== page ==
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SEA Currents Blog

SEA Currents: Oct 2017


October 26, 2017

Can’t Spell Competition Without C (watch)

Nikki Blair, C Watch, Colorado College

SPICE

Back in Woods Hole our captain, Jay,  had told us that we will make a ton of mistakes which is encouraged, but the key is to not make the same one twice. Today was our 30th day on the ship and I’m still managing to make a million mistakes a day. Each watch holds a new challenge and with it a plethora of ways to screw it up. However today for C watch was a rather successful day. We all rolled out of bed just before noon after a very strange evening watch.


October 26, 2017

A Bucket Full of Hope

Grayson Huston, 3rd Assistant Scientist

Ocean Exploration

In times of frustration, hardship, sorrow, or in this instance, very inclement weather, we often look to someone or something that acts as a beacon of hope. In the last 24 hours, for myself, my mate on watch, and several others aboard the SSV Corwith Cramer, this shining light in the darkness has come in the form of a tiny, white bucket – one that is frequently overlooked and often, quite literally thought of as trash.


October 25, 2017

Thirty Days On

Sarah Towne, B Watch Cornell University

SPICE

Today marks one month since my shipmates and I boarded the ship in American Samoa. In many ways the time aboard has flown, yet Pago Pago seems like ages ago. The boat has definitely become my home in these short 30 days. It’s tough to imagine taking a shower everyday, sleeping in a perfectly still bed, or being awakened by an alarm. Ship life is my new normal, and I kind of dig it.


October 25, 2017

Dawn Watch in a Squall

Mercer Lynch, C Watch, Gilman School

Ocean Exploration

As C-275 falls into the rhythm of life onboard Cramer I think a realization has come to all of us, that hours on watch seem to crawl by while days at sea are faster than the blink of an eye. Thinking of my upcoming evening watch is almost stunning as I swear I was just sleeping through breakfast after going to sleep at 0130 yesterday. Our schedule is hectic for sure but I can definitely feel myself slipping in and becoming part of the organized chaos.


October 24, 2017

Learning the Lines

Join Ben Harden, Chief Scientist, and Jay Amster, Captain, as they stroll the deck listening to students learning their lines. This is a critical step towards being able to set and strike sails, even in the dark. We end with a tradition onboard: the line chase!


October 24, 2017

Week 3: Caribbean Reef Expedition

SEA Semester

Liz Thompson of Rowan University describes what happened during week 3 in Woods Hole as she and her shipmates get ready to sail on the Caribbean Reef Expedition Program.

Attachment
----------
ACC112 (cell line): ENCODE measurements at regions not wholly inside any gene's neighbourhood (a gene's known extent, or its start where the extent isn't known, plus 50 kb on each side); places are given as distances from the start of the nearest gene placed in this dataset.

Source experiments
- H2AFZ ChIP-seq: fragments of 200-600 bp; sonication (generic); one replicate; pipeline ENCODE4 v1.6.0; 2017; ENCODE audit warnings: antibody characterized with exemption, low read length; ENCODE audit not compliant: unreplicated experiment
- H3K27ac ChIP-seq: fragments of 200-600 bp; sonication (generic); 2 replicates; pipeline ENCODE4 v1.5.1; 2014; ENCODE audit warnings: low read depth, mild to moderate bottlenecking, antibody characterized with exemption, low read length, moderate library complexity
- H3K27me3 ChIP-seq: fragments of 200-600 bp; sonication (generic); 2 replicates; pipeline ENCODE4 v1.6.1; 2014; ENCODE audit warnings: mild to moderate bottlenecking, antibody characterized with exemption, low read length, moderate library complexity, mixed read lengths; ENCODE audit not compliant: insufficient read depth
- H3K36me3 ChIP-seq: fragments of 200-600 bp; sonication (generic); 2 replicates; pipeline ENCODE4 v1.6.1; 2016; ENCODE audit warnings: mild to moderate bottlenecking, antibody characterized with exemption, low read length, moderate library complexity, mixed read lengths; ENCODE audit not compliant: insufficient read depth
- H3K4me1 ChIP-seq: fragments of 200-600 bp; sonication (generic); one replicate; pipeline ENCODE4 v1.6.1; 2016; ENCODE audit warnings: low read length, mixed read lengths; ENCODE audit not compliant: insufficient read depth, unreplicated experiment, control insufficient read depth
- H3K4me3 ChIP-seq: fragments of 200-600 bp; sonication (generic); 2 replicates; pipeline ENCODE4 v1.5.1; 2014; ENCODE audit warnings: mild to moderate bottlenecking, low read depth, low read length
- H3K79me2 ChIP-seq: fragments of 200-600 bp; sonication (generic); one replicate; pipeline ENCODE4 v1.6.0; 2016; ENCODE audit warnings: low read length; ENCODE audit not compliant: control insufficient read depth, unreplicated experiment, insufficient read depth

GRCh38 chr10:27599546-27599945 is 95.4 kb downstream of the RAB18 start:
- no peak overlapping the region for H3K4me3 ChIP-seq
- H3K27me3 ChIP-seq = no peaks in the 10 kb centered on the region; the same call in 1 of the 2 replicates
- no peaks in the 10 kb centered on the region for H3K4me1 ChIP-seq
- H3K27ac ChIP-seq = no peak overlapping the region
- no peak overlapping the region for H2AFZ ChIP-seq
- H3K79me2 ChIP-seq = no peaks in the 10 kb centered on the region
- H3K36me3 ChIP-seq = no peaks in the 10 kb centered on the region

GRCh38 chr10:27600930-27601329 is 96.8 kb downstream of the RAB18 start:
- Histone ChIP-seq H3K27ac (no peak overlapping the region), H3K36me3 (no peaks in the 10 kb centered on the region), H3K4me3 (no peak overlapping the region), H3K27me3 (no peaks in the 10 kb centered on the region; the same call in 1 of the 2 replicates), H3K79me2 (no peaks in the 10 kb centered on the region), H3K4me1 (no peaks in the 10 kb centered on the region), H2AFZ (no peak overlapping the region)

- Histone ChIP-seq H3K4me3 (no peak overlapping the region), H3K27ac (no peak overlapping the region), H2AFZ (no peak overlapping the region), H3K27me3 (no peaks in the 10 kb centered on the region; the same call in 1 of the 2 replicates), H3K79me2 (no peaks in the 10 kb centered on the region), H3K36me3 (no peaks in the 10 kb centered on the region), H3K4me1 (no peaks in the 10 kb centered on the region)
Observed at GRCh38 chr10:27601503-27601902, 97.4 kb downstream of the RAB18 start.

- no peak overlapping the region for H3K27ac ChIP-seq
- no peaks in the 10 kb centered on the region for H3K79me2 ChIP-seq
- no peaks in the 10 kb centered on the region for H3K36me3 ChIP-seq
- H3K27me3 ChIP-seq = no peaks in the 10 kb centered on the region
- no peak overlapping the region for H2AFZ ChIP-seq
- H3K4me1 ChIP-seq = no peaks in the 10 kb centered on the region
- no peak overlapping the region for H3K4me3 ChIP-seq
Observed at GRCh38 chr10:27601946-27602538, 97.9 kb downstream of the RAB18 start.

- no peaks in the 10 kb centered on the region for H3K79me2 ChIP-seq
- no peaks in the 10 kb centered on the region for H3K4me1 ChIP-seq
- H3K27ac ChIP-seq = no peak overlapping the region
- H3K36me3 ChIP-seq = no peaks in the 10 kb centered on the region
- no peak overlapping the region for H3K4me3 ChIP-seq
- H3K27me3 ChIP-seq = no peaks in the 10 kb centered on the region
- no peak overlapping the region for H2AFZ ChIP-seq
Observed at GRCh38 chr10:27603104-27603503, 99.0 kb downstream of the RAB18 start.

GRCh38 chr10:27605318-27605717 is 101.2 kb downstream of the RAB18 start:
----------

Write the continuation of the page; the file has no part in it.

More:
October 24, 2017

Eventful Days

Lydia Mathewson, 3rd Mate, C-Watch

Ocean Exploration

A conversation I’ve had with several people already on this trip centers on how hard it is to believe that so little time has passed. It’s only been five days that we’ve been underway, but the routines of the watches are starting to repeat and it feels like we’ve all been doing this together for weeks. It’s exciting to think that once a few weeks have actually passed, we’ll all only be more in tune with each other and the rhythms of the boat.

Another great feature of this early part of the trip, I think, is that the students are still doing a lot of new things.


October 24, 2017

Living the Sweet Life on Deck

Noah Robiner, A Watch, Carleton College

SPICE

There’s a handful of thoughts the novice sailor finds themselves pondering every day. How much sleep could I get if I fell asleep right now? God, it’s hot/wet/smelly. What’s for snack? I can’t believe I’m doing this right now. It’s that last one that I found myself thinking a lot today.

Today was our weekly field day, which for A Watch meant the beloved galley cleansing.


October 23, 2017

Goodbye Fiji, Hello New Zealand

Hannah Chiu, B Watch, Pitzer College

SPICE

Today we departed Suva, Fiji to start our final two weeks on the ship! It is crazy how quickly time passes here on the ship!

Yesterday morning, we visited the community of Korova which is home to traditional sailing canoes called Drua. I’m doing a project on traditional navigation techniques and architecture of these canoes and to my excitement, they kindly welcomed us on their small, single sailed wooden Drua.


October 23, 2017

Getting Acquainted with Life at Sea

Zoe Camillaci, A Watch, Cornell University

Ocean Exploration

On Thursday morning, the students of C-275 were thrust into a life we knew nothing about, with people we had never met; after a day of unpacking boxes, drying produce, and loading the ship, we headed out into another unknown world, the Atlantic Ocean.

One week ago, I could not imagine what life onboard the Corwith Cramer would look like.


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